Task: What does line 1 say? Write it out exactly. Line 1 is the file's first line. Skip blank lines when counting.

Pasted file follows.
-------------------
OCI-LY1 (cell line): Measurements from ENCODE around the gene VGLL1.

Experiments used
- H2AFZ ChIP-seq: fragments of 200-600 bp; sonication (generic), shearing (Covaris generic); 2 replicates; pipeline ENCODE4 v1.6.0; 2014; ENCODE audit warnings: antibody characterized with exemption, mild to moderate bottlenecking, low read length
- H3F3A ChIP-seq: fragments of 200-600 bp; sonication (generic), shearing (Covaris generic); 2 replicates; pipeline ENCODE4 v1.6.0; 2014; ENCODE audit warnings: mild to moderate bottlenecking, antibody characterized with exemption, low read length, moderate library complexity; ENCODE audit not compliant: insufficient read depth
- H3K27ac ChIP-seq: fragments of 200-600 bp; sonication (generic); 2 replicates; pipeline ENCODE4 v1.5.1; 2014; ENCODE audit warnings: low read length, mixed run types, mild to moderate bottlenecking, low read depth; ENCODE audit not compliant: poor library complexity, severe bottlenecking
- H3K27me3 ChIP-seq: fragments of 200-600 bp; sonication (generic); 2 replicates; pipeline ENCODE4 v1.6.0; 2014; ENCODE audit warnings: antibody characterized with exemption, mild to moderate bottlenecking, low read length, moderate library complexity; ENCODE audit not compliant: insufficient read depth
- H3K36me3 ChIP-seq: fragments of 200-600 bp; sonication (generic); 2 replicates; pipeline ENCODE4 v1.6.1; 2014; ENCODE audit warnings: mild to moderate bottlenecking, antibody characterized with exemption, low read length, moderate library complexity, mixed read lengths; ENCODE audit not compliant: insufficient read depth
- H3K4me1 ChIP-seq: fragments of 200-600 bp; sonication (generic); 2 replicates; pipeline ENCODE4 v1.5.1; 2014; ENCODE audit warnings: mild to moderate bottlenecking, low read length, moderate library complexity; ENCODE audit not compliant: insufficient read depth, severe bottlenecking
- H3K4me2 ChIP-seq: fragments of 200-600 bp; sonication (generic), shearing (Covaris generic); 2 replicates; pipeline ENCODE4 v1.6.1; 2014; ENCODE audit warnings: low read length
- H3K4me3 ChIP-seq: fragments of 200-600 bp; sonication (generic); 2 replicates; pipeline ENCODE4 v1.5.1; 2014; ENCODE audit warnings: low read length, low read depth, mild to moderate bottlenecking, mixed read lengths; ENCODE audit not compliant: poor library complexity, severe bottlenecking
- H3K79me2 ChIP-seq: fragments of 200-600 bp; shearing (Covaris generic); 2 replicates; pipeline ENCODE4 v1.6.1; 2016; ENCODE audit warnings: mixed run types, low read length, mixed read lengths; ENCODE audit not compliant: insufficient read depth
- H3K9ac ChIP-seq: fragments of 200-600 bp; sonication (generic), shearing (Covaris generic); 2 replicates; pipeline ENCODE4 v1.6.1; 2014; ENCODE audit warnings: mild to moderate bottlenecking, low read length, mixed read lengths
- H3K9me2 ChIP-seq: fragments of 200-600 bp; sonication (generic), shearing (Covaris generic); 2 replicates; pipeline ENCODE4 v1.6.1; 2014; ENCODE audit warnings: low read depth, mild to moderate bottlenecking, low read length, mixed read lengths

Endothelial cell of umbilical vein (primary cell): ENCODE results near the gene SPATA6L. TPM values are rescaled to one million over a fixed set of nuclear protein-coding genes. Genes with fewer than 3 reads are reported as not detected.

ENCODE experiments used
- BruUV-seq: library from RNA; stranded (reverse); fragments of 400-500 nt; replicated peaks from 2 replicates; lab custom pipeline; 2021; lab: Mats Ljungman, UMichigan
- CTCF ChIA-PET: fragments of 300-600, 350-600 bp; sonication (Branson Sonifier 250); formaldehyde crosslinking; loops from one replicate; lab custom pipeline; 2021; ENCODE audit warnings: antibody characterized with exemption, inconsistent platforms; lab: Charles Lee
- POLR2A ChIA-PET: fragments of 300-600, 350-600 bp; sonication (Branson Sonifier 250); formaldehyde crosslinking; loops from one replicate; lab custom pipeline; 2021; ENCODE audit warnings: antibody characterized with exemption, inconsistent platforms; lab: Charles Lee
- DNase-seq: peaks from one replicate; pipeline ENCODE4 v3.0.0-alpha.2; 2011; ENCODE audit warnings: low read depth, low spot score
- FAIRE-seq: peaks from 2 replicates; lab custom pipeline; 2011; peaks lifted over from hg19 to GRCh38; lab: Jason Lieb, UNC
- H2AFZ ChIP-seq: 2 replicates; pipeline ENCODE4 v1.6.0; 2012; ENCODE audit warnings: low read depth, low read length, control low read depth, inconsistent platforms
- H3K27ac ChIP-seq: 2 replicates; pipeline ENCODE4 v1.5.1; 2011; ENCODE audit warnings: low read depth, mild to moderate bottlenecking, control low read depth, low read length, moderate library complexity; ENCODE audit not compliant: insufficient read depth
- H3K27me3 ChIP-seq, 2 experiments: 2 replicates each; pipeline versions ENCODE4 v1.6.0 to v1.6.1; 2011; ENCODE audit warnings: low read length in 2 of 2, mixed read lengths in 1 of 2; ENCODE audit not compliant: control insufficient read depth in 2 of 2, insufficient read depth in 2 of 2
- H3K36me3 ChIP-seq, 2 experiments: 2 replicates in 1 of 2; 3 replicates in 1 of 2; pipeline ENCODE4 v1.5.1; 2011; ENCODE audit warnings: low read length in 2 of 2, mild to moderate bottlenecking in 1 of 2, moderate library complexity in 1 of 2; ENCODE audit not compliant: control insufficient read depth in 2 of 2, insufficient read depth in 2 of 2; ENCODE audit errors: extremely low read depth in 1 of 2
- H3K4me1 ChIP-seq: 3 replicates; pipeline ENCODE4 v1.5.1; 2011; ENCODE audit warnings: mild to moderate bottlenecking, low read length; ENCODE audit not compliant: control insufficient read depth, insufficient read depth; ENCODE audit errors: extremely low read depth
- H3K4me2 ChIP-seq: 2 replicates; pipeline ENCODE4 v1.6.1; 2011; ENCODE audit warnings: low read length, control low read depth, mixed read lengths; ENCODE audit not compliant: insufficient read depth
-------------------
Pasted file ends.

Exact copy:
OCI-LY1 (cell line): Measurements from ENCODE around the gene VGLL1.